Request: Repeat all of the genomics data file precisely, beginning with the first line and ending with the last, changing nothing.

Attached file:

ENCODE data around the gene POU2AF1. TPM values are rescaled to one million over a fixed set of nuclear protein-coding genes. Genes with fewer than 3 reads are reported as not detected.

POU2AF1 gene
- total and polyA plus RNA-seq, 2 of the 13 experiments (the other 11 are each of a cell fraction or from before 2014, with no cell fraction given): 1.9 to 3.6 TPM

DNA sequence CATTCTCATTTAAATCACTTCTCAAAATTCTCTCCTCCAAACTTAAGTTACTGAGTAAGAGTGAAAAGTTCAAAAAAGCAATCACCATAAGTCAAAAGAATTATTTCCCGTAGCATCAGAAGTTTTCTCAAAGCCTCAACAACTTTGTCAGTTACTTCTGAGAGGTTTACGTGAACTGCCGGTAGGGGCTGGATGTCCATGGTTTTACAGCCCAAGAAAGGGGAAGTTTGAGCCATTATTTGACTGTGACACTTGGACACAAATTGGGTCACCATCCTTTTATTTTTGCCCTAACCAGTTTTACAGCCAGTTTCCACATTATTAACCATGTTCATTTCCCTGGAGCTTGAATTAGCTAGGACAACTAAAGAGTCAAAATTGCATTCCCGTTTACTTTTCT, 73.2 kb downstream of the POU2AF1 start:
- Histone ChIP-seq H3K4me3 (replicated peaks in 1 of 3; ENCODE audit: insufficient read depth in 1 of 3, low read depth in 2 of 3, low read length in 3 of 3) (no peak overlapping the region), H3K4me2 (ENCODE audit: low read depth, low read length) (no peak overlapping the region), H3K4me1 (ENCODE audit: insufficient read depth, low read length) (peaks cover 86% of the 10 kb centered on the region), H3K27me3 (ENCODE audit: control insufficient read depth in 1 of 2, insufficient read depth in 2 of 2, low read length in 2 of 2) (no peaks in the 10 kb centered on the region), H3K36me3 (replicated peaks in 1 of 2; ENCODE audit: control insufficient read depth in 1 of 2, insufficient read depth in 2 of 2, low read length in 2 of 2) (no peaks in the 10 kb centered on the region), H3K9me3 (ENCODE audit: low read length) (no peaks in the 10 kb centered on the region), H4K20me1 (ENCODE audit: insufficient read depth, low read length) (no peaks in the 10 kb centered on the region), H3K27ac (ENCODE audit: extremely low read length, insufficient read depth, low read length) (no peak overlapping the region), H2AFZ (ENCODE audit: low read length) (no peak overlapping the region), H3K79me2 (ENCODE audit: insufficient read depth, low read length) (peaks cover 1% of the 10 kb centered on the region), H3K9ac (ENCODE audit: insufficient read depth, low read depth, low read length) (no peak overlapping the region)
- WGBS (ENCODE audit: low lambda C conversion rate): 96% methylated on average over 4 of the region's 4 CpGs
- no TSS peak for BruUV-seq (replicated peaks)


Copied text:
ENCODE data around the gene POU2AF1. TPM values are rescaled to one million over a fixed set of nuclear protein-coding genes. Genes with fewer than 3 reads are reported as not detected.

POU2AF1 gene
- total and polyA plus RNA-seq, 2 of the 13 experiments (the other 11 are each of a cell fraction or from before 2014, with no cell fraction given): 1.9 to 3.6 TPM

DNA sequence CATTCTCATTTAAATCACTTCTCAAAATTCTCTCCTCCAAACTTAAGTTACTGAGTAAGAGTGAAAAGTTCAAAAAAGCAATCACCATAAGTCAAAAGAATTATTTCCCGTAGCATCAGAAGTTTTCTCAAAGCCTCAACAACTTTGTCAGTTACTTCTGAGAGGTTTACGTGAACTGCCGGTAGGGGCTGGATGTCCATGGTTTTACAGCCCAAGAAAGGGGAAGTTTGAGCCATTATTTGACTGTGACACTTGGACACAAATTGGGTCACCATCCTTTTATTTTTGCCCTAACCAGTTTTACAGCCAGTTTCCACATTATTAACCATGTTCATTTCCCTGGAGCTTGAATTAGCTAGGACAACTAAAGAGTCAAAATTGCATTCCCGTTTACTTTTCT, 73.2 kb downstream of the POU2AF1 start:
- Histone ChIP-seq H3K4me3 (replicated peaks in 1 of 3; ENCODE audit: insufficient read depth in 1 of 3, low read depth in 2 of 3, low read length in 3 of 3) (no peak overlapping the region), H3K4me2 (ENCODE audit: low read depth, low read length) (no peak overlapping the region), H3K4me1 (ENCODE audit: insufficient read depth, low read length) (peaks cover 86% of the 10 kb centered on the region), H3K27me3 (ENCODE audit: control insufficient read depth in 1 of 2, insufficient read depth in 2 of 2, low read length in 2 of 2) (no peaks in the 10 kb centered on the region), H3K36me3 (replicated peaks in 1 of 2; ENCODE audit: control insufficient read depth in 1 of 2, insufficient read depth in 2 of 2, low read length in 2 of 2) (no peaks in the 10 kb centered on the region), H3K9me3 (ENCODE audit: low read length) (no peaks in the 10 kb centered on the region), H4K20me1 (ENCODE audit: insufficient read depth, low read length) (no peaks in the 10 kb centered on the region), H3K27ac (ENCODE audit: extremely low read length, insufficient read depth, low read length) (no peak overlapping the region), H2AFZ (ENCODE audit: low read length) (no peak overlapping the region), H3K79me2 (ENCODE audit: insufficient read depth, low read length) (peaks cover 1% of the 10 kb centered on the region), H3K9ac (ENCODE audit: insufficient read depth, low read depth, low read length) (no peak overlapping the region)
- WGBS (ENCODE audit: low lambda C conversion rate): 96% methylated on average over 4 of the region's 4 CpGs
- no TSS peak for BruUV-seq (replicated peaks)